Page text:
Subject access requests or a SAR refers to the right of an individual to request full details of the personal data held about them by an organisation. You may never have heard of a subject access request. But if your organisation receives one you have one month to respond. Here is some helpful, basic information about them.
How should subject access requests be submitted?
There is no specific rule on how a person can submit a SAR. They can make a request by:
- sending an email
- writing you a letter
- submitting a form on your website
- and more.
However, you can choose to use a subject access request form. This makes the process clear and simpler for your organisation. This will request all the information you need in order to process the request.
What personal data are you required to provide?
The information you are required to provide in a subject access request can be very wide ranging. The volume will depend on the complexity of your relationship with the individual. For example, if they are on your marketing list then the data you hold will be more limited than if they were a client, patient, or student. The data you hold could include emails, video, photographs, or voice recordings. In addition you will also need to confirm:
- That you are processing the individual’s data
- What categories of personal data you are processing
- The purpose for processing the data
- Any recipients of the data (third parties to whom the data has been disclosed)
- The data retention time period
You will also need to inform the individual about:
- Their right to object to: the processing of their data, correction requests, right to erasure, and restricting processing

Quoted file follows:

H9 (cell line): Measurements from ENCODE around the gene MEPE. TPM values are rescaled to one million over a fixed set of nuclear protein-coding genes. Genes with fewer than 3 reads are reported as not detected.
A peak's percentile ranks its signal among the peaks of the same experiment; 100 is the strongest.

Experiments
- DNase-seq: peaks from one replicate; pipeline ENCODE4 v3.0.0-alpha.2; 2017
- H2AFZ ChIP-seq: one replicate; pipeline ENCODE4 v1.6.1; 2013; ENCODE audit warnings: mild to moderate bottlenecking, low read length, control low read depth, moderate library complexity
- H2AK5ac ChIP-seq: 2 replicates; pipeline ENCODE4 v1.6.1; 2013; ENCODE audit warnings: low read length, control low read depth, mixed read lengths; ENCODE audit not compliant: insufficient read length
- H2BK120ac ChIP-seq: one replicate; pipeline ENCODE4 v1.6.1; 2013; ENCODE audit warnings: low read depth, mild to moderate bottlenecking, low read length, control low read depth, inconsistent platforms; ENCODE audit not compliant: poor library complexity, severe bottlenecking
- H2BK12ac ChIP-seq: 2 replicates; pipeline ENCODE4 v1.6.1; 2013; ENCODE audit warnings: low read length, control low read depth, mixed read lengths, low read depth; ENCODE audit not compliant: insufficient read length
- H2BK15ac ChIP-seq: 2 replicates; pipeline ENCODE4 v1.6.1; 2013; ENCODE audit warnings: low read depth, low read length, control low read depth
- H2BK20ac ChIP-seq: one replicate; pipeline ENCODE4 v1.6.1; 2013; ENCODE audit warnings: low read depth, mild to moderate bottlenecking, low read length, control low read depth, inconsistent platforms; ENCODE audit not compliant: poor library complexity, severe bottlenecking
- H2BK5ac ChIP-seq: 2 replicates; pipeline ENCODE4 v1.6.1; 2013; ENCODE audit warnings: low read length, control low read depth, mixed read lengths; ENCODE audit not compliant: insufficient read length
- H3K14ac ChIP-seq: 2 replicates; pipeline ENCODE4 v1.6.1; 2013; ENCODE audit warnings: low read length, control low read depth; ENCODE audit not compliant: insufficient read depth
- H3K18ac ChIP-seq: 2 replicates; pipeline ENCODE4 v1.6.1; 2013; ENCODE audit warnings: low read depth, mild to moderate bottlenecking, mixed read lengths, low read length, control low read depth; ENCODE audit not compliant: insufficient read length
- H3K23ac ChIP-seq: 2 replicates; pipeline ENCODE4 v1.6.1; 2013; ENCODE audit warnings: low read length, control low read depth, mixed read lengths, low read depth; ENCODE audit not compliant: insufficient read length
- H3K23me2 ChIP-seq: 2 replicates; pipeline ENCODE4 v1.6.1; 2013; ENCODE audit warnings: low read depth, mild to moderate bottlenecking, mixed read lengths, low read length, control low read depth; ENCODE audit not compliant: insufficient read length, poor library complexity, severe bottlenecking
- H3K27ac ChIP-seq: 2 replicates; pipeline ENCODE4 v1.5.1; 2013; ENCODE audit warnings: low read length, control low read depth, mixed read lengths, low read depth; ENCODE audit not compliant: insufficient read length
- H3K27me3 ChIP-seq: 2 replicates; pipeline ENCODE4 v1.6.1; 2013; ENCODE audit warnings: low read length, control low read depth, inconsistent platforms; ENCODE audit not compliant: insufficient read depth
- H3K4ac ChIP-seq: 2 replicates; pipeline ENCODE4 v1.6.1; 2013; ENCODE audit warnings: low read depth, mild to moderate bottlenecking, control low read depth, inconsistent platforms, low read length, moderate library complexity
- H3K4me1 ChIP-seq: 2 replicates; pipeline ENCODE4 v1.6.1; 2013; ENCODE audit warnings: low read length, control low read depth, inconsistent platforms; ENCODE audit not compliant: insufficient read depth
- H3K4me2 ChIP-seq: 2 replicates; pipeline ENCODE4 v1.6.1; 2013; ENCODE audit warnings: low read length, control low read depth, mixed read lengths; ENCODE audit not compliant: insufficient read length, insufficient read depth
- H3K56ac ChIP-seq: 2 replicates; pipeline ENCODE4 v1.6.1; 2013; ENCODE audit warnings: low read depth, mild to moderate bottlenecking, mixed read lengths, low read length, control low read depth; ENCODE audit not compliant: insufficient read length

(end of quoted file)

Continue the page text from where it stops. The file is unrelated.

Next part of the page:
- Information on how the data was obtained (if not obtained from the individual directly)
- Any automated decision making regarding their data
- Their right to complain to the ICO
- Information on how you keep the data safe if sending it outside the EEA
Can you charge for dealing with a subject access request?
In most cases, no, you cannot charge. Fulfilling a subject access request must be free of charge. However if an individual repeatedly requests information, you are permitted to charge a ‘reasonable fee’. This fee must only represent the administrative cost of making the request. You must also explain why you are making the charge.
Multiple subject access requests can be very time consuming and thus expensive. This is particularly apparent if your organisation holds a large quantity of data on individuals. It is even more so if that data includes Special Category Personal Data.
As such, it is advisable to ensure the personal data you store is well organised and easily accessible. It is advisable to have good policies, procedures and checklists for dealing with data protection matters.
If you need assistance with policies, procedures or training for dealing with subject access requests then we can help, just get in touch.